photo looking from Jiufen to Keelung, Taiwan

Dawn In The Evening

Some photographs are nothing more than being in the right place at the right time. Cases like that, turning up sometimes seems like it’s all that you need to do. Other photographs require a lot of planning and preparation with a fair amount of patience thrown in for good measure. Then there are others that you see in your mind and know it’s possible to create even though the conditions you’re faced with aren’t optimal. Such was the situation I found myself in last Sunday. My wife’s company organizes a monthly event for staff and clients and this time they decided on a day trip to the tourist village of Jiufen on the north coast of Taiwan about an hour out of Taipei. It’s a popular place for Taiwan photographers but this wasn’t meant to be a photography trip but it is a picturesque place and most, if not all, people were carrying cameras of various kinds. As we wandered through the lanes and alleyways of Jiufen, the group split up and headed off in directions with plans to meet back at a certain spot at a certain time. We found ourselves in a tea house that had an excellent view of the East China Sea to the north and the foothills stretching away westward towards the city of Keelung. As I looked out over the hills, I could “see” an image in my mind that I thought would look great. That’s what you see at the top of the page which I call Dawn In The Evening. Why? Well, my mental image before I picked up the camera was the same type of view but as a first light kind of photo not an evening photo. Now when your view is west, you’re obviously not going to get the same effect in the early hours of the day but with a bit of work in the digital darkroom, it’s possible to create something similar. Take a look after the jump at the original unedited RAW image as it came into Lightroom.

View as it came into Lightroom

As you can see in the histogram above, the photograph is about one and a half stops underexposed. If I had have been there specifically for photography, I would have spent a bit more time with it at the time of shooting to ensure a more accurate exposure. When I shot this I was in the middle of a conversation and pretty much just picked up my camera and shot from my seat in the teahouse. My idea for the shot had it being a lot cooler, so the first thing I did upon import into Lightroom was change the white balance. I selected tungsten from the white balance menu and that looked like a pretty good starting point to me.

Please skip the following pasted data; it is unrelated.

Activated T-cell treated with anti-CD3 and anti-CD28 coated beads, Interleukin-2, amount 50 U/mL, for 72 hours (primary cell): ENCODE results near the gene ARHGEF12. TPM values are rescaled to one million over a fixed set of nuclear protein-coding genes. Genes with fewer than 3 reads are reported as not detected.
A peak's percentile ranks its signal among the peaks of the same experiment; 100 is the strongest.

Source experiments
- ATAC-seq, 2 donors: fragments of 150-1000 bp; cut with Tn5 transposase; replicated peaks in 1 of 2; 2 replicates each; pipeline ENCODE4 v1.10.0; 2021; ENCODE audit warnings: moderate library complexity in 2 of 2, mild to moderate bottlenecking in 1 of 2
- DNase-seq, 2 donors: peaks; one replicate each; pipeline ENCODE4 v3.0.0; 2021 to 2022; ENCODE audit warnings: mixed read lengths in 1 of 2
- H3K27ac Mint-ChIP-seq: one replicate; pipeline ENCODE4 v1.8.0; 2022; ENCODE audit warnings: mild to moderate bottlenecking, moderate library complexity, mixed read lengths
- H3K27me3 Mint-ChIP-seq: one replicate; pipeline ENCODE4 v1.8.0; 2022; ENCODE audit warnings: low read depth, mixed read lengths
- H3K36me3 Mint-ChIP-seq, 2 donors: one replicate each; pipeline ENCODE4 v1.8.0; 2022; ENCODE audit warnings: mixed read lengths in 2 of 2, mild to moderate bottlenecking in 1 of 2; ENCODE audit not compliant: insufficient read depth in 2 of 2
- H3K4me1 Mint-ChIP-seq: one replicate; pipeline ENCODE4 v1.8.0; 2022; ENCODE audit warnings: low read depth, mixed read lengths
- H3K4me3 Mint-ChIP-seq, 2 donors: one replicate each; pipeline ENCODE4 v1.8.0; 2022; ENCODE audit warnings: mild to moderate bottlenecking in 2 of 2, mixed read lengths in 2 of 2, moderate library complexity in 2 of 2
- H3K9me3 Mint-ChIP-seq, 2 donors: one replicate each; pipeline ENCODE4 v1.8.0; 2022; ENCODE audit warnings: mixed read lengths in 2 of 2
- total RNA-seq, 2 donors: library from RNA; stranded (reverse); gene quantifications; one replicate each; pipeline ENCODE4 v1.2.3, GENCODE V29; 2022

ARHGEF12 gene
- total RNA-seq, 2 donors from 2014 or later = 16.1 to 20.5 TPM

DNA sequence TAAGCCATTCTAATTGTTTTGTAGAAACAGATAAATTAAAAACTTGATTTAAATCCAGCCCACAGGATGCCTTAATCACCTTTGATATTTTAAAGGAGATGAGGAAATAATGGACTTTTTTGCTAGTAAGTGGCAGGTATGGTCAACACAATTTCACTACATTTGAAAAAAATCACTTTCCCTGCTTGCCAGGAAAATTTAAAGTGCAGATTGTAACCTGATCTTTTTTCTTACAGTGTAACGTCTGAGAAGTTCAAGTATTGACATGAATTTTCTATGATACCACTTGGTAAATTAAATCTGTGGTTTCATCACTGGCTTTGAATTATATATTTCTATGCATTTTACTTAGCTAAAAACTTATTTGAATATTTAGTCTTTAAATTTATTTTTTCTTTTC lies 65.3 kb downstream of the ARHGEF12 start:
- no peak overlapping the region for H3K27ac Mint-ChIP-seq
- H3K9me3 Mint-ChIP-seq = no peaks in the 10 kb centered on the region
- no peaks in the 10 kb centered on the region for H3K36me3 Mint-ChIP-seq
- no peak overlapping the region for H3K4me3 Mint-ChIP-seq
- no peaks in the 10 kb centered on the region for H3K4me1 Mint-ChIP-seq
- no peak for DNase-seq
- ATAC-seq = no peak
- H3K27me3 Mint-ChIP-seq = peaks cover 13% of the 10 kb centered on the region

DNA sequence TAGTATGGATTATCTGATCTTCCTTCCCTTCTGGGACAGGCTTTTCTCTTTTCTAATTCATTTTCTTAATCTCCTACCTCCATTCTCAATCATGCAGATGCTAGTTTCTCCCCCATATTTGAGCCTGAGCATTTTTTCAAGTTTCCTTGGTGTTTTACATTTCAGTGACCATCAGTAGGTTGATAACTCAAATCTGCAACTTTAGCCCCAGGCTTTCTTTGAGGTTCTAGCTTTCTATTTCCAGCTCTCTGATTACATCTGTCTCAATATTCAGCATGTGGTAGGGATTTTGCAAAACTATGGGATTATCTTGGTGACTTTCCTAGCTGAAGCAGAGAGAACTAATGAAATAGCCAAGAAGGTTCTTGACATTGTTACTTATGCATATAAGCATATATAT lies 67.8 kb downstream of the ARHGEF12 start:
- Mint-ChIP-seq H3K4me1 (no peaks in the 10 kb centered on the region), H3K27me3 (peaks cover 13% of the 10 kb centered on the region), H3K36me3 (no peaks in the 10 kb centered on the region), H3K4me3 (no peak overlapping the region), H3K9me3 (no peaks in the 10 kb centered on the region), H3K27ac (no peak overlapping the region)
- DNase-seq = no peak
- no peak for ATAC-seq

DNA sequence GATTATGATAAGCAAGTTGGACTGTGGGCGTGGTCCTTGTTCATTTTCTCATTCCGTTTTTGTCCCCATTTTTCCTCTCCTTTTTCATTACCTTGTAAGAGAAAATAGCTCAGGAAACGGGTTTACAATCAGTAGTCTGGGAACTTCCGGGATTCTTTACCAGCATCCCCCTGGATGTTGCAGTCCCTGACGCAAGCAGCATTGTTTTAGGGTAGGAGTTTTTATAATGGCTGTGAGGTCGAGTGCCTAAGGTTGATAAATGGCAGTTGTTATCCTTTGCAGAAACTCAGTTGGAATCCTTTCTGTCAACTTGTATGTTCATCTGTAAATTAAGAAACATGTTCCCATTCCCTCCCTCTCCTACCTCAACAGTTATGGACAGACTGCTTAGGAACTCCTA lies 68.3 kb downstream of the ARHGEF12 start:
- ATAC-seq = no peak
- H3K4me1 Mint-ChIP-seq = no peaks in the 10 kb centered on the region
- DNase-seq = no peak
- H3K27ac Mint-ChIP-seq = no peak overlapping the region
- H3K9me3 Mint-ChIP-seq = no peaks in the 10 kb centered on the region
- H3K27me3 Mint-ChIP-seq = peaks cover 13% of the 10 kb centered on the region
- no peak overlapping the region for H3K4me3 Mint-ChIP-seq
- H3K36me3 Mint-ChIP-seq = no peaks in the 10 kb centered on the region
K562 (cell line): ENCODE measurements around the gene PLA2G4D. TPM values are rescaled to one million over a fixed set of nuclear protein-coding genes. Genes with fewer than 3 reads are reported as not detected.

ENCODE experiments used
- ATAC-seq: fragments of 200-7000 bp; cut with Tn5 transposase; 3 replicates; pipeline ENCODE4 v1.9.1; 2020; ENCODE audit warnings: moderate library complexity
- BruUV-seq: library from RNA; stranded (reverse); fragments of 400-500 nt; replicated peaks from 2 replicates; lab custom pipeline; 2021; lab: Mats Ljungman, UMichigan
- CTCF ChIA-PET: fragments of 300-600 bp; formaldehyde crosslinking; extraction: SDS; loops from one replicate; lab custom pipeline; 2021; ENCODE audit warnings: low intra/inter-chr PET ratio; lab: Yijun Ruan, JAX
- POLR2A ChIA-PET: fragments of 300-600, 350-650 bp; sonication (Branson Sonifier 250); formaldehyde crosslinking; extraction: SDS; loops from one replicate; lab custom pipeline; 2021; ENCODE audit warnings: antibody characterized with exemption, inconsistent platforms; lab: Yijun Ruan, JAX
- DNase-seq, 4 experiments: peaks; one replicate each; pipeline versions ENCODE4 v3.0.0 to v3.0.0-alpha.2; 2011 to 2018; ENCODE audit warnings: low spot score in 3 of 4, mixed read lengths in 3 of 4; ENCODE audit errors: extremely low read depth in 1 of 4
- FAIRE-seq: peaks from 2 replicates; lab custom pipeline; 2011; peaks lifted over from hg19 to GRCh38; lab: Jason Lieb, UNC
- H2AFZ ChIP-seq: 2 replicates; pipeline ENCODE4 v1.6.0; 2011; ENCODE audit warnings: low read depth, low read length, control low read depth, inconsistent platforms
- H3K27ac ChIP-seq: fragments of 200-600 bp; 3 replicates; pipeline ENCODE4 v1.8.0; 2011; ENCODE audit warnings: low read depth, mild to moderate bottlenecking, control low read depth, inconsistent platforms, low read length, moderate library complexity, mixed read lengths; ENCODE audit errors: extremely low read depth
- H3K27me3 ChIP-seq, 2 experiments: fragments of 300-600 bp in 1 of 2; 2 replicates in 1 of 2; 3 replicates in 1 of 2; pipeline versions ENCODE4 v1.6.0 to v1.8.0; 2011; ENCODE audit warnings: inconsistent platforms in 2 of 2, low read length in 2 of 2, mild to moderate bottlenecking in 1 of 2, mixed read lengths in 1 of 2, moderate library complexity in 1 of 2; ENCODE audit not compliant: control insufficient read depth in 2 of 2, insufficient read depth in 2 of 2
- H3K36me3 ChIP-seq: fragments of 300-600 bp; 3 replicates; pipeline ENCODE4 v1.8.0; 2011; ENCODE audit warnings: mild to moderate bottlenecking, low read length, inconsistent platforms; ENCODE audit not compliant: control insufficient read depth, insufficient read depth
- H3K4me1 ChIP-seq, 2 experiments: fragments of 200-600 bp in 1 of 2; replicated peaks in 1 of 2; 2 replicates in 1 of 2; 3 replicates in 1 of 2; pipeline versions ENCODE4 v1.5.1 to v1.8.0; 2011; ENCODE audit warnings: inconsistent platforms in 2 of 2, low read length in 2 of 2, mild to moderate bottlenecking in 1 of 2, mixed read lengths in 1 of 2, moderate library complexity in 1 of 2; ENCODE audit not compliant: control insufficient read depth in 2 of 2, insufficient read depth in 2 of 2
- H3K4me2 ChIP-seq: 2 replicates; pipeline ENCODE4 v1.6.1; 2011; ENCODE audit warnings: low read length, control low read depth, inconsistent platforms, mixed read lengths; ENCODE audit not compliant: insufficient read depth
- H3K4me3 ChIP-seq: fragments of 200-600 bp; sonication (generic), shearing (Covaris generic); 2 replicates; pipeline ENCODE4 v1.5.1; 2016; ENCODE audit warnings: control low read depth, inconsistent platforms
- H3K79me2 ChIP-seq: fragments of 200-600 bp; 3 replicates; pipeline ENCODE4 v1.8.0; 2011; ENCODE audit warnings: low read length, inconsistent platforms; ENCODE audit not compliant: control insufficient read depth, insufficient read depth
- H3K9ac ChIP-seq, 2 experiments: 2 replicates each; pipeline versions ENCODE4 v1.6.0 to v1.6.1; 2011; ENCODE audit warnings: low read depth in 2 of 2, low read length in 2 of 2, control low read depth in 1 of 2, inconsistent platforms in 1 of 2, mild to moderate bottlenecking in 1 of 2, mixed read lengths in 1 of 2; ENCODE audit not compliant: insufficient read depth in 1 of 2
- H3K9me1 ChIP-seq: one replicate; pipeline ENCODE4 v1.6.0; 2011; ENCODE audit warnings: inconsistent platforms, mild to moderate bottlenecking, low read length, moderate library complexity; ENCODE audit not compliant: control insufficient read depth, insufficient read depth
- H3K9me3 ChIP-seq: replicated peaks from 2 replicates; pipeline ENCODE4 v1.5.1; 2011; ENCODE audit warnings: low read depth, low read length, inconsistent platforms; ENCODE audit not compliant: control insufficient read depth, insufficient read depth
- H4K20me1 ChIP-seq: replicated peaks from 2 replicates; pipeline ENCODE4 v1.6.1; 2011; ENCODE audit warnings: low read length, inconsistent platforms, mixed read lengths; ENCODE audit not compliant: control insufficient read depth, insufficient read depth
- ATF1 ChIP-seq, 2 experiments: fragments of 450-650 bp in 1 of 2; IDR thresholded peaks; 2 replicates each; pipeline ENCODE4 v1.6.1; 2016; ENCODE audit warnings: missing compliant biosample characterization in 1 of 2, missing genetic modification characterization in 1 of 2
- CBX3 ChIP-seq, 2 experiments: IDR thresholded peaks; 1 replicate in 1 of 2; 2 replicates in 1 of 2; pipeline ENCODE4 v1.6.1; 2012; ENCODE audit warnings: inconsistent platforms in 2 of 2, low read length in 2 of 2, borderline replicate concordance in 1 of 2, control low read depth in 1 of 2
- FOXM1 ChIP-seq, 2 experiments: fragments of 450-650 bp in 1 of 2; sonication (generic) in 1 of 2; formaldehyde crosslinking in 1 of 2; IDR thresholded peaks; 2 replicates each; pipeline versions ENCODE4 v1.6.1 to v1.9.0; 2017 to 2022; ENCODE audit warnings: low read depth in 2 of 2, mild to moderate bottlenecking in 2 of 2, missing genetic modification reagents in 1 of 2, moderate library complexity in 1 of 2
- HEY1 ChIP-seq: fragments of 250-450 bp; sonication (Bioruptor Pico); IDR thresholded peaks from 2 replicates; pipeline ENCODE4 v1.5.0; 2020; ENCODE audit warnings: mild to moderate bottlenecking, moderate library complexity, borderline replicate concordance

Tungsten white balance.


As you can see, the simple act of changing the white balance has pushed the exposure to the right while giving it the blue tone that brought things closer to my original intention for the image. There’s still more to be done though, starting with a crop. You can’t really see it in the above images but when viewed at 1:1 in Lightroom there were also three bright spots in the lower right that came from what I think were motorcycle headlights or LED street lights. As well as cropping (keyboard shortcut – R) to remove some sky, I used the spot removal tool (keyboard shortcut – Q) to remove the distractign bright spots.

Cropped and some spot removal.

Things are looking better but my original idea had a darker foreground with the image lightening as you move through it to a pink / purplish sky. A couple of graduated filters got me started on that. Immediately below is a graduated filter for the sky that adds some tone and under that one for the foreground that darkens it. The second one served to brighten the sky though which weakened the effect of the first graduated filter but still left a bit of tone. Between the two is a screenshot of the filter placement for the first graduated filter.

Graduated filter to tone the sky.

Screen shot of the graduated filter for the sky.

Graduated filter to darken the foreground.

By this point I’m almost done. In fact, the photograph is looking pretty good now and I was almost tempted to leave it as that. But in the quest for just a little extra, I took the image out of Lightroom and into Nik Color Efex 3.0. Below is a screenshot from the software. I elected to use the skylight filter with a strength of 40. As you can see, it added that tone to the sky that I had visualized.

Nik Color Efex Pro 3.0 skylight filter

I could probably have either skipped the Lightroom graduated filters and done it all in Nik Color Efex Pro or spent some time with the adjustment brushes in Lightroom to achieve the same effect but this is the way it went this time. By this point I’m done and the result is the photograph you see at the top of the page. You can mouseover the photo below to see a before / after version of it.